Threat intelligence is only one piece of the puzzle when it comes to improving supply chain security. As part of protecting the supply chain and reducing third-party risk, here's how your organization should get started.
Researchers at Check Point Research analyzing Android apps have discovered serious cloud misconfigurations leading to the potential exposure of data belonging to more than 100 million users.
In a report published recently, the firm discusses how the misuse of real-time database, notification managers, and storage exposed over 100 million users’ personal data (email, passwords, names, etc.) and left corporate resources vulnerable to malicious actors.
Ben Johnson, former NSA and Chief Technology Officer (CTO) of SaaS application security firm, Obsidian, has found that businesses around the world are adopting Software as a service (SaaS) apps in droves for collaboration, ease of access to data and business continuity. With this increased adoption, comes the inevitable trend of state-sponsored actors merely logging in to steal data rather than having to break in. Here, Johnson talks to Security magazine about security issues associated with SaaS applications.
Zoom has joined the CVE Program as a CVE Numbering Authority (CNA). The CVE Program’s overall mission is to identify, define, and catalog publicly disclosed cybersecurity vulnerabilities that require third-party notification or coordination to fully remediate. Cybersecurity and IT professionals use CVE records to ensure they are discussing the same security issue, coordinate their efforts, and prioritize and address vulnerabilities. The program is an international, community-based effort and relies on the industry norms of the responsible and coordinated security community to discover vulnerabilities.
The recent SolarWinds breach has brought vendor risk management into the spotlight. With 59% of data breaches being traced to third-party vendors and the average enterprise having 67 vendors with privileged access, managing third party risk is no longer optional, says Tony Howlett, Chief Information Security Officer (CISO) of SecureLink. Here, we speak to Howlett about why security and risk professionals need to take control of their third-party exposure and implement safeguards and processes to reduce their vulnerability.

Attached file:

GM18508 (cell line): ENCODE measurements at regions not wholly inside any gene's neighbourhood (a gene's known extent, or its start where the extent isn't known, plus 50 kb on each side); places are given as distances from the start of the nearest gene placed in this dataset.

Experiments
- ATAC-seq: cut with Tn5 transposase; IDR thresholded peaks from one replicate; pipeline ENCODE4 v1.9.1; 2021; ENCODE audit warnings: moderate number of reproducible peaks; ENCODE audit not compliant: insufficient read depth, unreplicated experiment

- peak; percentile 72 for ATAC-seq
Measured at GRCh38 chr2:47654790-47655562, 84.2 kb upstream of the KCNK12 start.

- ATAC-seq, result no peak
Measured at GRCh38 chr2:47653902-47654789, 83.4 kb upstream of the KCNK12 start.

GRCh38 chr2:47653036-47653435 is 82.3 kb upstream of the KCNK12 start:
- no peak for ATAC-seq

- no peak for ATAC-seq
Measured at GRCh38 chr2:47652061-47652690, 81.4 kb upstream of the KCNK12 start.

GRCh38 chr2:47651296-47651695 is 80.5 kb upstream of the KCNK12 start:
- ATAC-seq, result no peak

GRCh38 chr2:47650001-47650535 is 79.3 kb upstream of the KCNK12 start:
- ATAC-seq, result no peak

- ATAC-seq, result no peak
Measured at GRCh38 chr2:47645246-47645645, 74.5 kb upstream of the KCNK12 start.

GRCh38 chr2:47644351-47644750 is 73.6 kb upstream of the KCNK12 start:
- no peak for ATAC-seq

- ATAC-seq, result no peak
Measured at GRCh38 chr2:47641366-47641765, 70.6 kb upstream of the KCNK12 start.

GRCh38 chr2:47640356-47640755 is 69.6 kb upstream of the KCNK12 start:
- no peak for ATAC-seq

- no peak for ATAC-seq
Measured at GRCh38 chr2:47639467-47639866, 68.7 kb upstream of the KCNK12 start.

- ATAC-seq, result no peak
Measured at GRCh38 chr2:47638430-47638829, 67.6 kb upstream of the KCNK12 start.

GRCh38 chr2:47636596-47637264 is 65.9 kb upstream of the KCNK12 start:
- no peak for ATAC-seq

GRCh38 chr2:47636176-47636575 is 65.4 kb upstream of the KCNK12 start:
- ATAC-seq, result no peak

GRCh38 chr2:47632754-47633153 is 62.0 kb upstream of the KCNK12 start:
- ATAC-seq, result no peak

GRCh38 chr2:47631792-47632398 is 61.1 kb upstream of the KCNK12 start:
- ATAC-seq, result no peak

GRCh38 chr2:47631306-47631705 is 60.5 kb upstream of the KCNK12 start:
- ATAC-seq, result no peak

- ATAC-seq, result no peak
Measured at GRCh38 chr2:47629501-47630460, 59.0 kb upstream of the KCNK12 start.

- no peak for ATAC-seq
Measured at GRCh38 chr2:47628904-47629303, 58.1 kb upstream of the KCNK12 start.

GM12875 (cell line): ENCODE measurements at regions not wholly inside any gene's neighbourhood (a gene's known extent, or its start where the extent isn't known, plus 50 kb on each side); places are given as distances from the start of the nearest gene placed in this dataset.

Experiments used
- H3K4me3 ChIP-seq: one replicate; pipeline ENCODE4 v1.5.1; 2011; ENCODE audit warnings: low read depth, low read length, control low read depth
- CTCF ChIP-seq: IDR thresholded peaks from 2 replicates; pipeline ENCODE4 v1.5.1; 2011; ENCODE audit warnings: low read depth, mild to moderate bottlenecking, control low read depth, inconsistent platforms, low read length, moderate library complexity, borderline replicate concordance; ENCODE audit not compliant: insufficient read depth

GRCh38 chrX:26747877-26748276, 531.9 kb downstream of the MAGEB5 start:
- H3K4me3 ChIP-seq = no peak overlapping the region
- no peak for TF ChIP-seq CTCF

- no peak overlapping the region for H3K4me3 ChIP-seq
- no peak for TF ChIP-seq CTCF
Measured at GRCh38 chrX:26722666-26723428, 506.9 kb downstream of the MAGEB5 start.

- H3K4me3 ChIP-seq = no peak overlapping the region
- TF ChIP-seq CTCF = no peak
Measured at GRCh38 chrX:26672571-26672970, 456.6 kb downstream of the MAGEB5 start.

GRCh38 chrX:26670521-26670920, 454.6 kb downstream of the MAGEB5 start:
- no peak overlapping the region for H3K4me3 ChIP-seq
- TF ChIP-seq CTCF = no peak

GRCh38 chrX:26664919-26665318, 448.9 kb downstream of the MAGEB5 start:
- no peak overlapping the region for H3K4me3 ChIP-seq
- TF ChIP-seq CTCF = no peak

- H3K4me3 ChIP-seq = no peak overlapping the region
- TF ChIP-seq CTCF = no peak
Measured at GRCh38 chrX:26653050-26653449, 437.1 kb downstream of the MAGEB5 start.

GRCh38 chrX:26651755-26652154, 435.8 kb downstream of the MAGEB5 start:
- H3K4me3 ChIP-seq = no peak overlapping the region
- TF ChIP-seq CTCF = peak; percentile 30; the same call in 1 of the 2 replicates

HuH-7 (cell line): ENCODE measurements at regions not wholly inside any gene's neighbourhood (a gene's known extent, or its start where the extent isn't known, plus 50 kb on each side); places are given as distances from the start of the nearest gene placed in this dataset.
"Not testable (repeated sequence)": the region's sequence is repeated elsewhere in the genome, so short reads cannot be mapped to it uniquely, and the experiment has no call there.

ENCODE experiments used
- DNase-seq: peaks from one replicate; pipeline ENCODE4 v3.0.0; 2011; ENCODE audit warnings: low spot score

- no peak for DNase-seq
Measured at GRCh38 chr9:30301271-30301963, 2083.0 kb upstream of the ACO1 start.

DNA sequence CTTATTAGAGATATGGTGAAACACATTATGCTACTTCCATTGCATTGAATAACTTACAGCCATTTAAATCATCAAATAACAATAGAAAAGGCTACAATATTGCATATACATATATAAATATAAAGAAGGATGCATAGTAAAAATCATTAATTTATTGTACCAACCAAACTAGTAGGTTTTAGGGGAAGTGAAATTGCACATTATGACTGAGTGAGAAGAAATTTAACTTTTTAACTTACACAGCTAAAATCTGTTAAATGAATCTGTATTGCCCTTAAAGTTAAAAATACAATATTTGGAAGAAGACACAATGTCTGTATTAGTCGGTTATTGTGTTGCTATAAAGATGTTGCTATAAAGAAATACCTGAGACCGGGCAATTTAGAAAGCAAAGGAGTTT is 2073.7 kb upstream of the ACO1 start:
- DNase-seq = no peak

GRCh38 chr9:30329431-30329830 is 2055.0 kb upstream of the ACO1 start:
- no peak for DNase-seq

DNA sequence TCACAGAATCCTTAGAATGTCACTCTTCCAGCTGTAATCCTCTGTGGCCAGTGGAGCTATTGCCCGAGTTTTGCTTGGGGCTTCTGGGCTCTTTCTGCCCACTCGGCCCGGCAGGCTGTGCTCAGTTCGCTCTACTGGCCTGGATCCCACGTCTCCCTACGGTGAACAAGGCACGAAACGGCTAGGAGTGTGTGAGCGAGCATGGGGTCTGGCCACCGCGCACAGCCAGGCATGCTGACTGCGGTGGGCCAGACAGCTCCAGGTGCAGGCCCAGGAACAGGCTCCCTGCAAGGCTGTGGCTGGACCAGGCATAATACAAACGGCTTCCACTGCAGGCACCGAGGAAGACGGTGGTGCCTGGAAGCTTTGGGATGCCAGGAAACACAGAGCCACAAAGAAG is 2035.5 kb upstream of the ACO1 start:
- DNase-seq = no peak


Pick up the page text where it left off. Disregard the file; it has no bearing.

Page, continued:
While providing access for third-party, non-employees is critical to meeting business objectives, it oftentimes has the unintended consequence of exponentially increasing an organization’s attack surface. With the proper identity-proofing practices and capabilities in place, organizations can verify the identities of their users, support risk management initiatives and better protect critical assets – eliminating the third-party risk management blind spots.
The EDPB’s FAQs resolve some open questions, such as whether there will be a grace period for companies relying on Privacy Shield, but raise other questions, such as what “supplementary measures” companies need to put in place to use Standard Contractual Clauses and Binding Corporate Rules.
In the wake of the Court of Justice of the European Union’s Schrems II judgment, on July 23, 2020, the European Data Protection Board (EDPB) adopted a Frequently Asked Questions document to “provide initial clarification and give preliminary guidance to stakeholders on the use of legal instruments for the transfer of personal data to third countries, including the U.S.” The EDPB stated that the document will be updated, and further guidance provided, as it continues to examine and consider the judgment. The six-page FAQs provides the following guidance.
Outsourcing has become a vital part of most business strategies. Not only is it a way to save money, but it’s a simple way to take advantage of expertise you might not currently have in house. But outsourcing can also leave companies vulnerable if the third-party doesn’t have proper cybersecurity procedures.